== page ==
Current waves of political activism on the part of the youths are viewed by political pundits as a step in the right direction. They opine that it calls for celebration because alarming apathy has been the sad commentary about the political participation of young people in Nigeria thus giving some Methuselah politicians the leeway to continue to prance the political space unchallenged.

It recently got to a comical but worrisome stage that some political parties and their gladiators were appointing and anointing men well above 60 as national youth leader of their various parties. Some of these political grandfathers recently at different gatherings declared that the current crop of Nigerian youths are not matured politically enough to be saddled with critical political positions. The youths were roundly accused of not being any different from the “politically matured” adults.

A school of thought shares the opinion that in today’s Nigeria, and in politics, both the adults and the youths in politics are bonded by a common denominator: corruption and abuse of public office.

The above scenario leaves a huge question mark on the political future of young Nigerians. Victoria Ibezim-Ohaeri, a Harvard trained Lawyer and Executive Director, Spaces for Change, rues that “the inability of Nigerian youths to occupy political or leadership  positions in the country, be it elective or appointment should be blamed on the nation’s inglorious departure from politics of ideas to money politics or what is currently referred to as the politics of the highest bidder which the youths have no financial muscles to partake in and therefore settled for the easiest option at their disposal which is praise singing or what is referred to as ‘’Otinkpu’’ in Igbo local palace.

On corruption allegations against the youths, the Legal luminary said the allegations have no basics as corruption knows no age, gender or tribe and are not limited to the youths but cuts across all spectrums. She added that the youths lack leadership experience because they have not been given the opportunity to participate and learn what leadership is all about like the Obasanjos and Gowons of this world that had that opportunity at their very youthful stage.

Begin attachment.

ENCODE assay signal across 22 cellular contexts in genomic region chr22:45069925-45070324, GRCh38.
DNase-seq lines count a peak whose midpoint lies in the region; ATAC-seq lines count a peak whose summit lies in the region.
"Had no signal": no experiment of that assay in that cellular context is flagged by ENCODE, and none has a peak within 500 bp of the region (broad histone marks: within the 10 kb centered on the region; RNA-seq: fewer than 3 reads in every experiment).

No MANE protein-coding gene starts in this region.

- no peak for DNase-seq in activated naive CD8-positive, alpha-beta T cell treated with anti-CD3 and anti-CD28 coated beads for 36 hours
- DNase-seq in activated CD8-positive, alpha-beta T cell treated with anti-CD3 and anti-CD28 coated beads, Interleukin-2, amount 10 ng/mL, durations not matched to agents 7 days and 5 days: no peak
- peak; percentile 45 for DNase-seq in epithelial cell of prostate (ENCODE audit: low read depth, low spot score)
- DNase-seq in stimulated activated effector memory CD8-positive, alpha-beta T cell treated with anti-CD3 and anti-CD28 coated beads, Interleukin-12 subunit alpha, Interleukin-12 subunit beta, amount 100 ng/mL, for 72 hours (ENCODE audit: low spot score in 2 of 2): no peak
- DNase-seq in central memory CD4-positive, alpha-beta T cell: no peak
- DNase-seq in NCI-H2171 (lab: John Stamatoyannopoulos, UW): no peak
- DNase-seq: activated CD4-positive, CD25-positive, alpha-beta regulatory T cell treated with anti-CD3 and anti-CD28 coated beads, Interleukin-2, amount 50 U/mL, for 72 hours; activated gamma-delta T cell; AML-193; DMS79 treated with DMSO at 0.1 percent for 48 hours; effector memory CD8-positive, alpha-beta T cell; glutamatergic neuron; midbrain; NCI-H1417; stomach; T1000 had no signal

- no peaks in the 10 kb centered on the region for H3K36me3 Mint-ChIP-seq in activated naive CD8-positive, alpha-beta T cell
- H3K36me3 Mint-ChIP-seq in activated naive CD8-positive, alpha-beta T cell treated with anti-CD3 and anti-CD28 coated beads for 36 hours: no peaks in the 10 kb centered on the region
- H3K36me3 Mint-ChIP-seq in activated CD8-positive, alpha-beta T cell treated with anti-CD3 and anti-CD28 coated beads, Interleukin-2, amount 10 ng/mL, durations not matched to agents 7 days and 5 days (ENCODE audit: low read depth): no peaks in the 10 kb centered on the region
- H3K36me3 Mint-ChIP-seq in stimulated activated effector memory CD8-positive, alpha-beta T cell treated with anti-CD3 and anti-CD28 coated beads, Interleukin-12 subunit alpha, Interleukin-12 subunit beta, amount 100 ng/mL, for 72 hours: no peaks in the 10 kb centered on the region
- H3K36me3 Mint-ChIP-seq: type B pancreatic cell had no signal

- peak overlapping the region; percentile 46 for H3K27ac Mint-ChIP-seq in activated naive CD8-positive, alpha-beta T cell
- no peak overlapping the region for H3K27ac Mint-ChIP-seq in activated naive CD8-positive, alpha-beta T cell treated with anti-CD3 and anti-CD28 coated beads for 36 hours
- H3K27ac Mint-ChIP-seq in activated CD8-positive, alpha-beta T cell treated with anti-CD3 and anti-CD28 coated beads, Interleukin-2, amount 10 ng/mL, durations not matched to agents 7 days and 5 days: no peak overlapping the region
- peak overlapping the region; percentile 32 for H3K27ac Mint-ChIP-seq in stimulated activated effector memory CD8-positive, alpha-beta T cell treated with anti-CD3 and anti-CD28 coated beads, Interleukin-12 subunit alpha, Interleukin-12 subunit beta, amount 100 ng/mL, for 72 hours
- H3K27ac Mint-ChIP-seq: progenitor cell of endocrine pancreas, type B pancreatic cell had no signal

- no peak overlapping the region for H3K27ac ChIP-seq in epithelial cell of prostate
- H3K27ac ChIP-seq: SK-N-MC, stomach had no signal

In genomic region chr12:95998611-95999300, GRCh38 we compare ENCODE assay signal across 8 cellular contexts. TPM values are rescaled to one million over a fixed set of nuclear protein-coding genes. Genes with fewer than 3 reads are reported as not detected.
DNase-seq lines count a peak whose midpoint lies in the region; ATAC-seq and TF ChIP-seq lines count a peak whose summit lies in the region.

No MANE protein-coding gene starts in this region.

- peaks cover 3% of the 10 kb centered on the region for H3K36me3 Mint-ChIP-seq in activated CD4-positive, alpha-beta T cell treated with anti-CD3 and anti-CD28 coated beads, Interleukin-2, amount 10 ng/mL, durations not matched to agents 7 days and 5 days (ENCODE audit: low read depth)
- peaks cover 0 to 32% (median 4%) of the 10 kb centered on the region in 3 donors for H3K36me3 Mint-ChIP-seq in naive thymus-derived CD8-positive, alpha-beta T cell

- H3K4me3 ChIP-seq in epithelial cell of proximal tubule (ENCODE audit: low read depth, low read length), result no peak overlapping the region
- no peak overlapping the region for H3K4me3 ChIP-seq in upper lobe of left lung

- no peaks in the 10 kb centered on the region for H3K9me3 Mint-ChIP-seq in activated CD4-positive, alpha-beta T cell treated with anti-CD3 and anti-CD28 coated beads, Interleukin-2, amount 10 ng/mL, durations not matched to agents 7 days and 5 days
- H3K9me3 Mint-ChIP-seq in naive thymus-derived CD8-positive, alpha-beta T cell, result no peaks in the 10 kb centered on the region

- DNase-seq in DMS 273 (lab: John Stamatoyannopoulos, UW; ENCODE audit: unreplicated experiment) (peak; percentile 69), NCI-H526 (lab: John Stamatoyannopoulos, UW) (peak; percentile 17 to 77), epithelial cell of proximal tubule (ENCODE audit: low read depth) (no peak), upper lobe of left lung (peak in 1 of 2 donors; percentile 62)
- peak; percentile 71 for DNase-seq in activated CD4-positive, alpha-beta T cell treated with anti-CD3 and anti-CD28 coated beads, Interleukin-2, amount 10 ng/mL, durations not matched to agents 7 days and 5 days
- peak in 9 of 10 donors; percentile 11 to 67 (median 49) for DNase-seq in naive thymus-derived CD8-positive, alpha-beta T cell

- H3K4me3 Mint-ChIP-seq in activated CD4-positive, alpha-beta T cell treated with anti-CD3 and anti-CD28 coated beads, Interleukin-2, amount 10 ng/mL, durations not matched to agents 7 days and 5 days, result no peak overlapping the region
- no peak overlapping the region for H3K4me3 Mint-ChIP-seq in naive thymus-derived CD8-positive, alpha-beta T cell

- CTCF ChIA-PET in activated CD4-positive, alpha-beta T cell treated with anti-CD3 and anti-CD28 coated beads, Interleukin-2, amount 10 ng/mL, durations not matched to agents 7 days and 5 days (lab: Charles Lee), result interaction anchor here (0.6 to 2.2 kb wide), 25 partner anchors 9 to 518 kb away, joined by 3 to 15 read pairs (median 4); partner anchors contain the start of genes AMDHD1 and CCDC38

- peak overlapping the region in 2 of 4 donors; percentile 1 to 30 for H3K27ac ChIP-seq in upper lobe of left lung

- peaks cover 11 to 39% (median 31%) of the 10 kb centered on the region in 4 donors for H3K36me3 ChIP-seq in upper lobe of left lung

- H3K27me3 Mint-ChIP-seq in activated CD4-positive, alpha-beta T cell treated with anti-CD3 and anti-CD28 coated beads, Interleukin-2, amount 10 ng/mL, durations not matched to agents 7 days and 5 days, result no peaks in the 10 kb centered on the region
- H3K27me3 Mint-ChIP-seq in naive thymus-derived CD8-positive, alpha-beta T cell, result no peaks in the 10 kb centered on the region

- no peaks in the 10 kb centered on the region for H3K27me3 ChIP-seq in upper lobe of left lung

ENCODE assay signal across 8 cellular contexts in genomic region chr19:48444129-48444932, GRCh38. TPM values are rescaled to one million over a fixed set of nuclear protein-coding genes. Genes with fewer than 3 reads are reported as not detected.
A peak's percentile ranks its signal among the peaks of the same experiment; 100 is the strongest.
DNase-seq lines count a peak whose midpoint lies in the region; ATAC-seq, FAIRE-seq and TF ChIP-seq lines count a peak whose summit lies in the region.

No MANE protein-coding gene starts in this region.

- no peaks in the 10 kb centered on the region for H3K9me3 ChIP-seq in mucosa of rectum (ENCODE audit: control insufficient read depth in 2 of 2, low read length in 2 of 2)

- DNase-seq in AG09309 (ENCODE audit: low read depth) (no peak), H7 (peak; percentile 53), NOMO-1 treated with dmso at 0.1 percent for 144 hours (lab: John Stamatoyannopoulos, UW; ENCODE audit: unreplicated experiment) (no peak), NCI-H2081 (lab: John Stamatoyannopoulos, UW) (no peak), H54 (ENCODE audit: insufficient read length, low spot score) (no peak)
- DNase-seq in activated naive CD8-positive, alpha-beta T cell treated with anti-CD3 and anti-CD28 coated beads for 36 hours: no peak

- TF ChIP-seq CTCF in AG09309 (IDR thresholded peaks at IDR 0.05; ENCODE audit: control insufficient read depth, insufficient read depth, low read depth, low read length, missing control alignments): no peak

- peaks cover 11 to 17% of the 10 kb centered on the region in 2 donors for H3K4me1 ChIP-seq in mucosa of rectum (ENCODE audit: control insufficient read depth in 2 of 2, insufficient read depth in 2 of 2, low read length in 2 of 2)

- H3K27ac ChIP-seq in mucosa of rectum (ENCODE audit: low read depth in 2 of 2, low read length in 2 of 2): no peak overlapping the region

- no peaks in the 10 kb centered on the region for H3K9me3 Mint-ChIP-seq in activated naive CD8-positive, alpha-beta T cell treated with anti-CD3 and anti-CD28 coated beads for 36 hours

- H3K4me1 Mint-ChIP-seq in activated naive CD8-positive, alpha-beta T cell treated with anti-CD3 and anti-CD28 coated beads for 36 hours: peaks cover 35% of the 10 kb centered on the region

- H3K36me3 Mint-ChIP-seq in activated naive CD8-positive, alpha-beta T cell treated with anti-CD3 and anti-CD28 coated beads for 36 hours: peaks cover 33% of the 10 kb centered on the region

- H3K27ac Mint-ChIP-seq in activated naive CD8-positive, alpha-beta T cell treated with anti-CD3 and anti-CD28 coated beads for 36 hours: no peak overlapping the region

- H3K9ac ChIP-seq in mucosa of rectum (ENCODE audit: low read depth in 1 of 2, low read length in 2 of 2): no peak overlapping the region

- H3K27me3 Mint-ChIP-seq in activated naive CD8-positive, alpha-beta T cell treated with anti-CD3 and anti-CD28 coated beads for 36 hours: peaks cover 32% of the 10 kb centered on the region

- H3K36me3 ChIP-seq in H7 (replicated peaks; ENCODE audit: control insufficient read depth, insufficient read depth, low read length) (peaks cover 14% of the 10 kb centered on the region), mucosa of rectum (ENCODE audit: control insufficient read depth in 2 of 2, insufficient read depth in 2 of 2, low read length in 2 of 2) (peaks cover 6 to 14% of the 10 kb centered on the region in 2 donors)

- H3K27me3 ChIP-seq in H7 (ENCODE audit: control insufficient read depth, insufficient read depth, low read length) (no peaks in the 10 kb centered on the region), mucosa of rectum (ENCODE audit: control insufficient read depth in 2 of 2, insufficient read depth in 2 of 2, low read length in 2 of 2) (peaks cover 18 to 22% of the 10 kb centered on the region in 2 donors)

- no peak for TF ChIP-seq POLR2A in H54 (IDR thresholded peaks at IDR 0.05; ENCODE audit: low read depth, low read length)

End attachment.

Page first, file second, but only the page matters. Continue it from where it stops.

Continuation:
To buttress the critical issues raised by Ohaeri, I have had the opportunity of chatting with some youths on this topic, and the outcome of the conversation revealed that they been fed with the fundamentally wrong tradition, ideals, values and superstition of seeking instant gratification, wealth without work and pleasure without conscience. These imbibed negative and self limiting qualities have dovetailed into making the youths willing and ready tools in the hands of the politicians whom they ingloriously serve.

Constitutional limitation is another point that the youths complained bitterly about describing it as a big snare. Age limit for most of the elective positions imposed by the Nigerian constitution shuts the doors of elective opportunities to the youths.

The book, “Good to Great’’ authored by Jim Collins, a management consultant, opines that “the first duty of a great leader is to find the right people and give their rightful positions.” I therefore, hold the view that there are many ‘right people’ among Nigerian youths whose youthful zeal, energy and intellect will be hugely beneficial to the socio-economic and political growth of our fatherland if entrusted with critical positions of authority and leadership, whether appointed or elective.

To this end, Nigerian youths as a matter of urgency should crawl out of their shells and start thinking as professional politicians so that they could end up becoming political entrepreneurs as advised by Steven Silbiger in his wonderful masterpiece titled “The Jewish Phenomenon”. No time will be better than now, for the youths to learn how to prioritize, distinguishing importance from fundamentals and always going for the fundamentals as they guarantee the best results.





Jerome-Mario Utomi

Jerome-Mario is a Social Entrepreneur and an alumnus, School of media and communication, Pan Atlantic University, Lagos, Nigeria.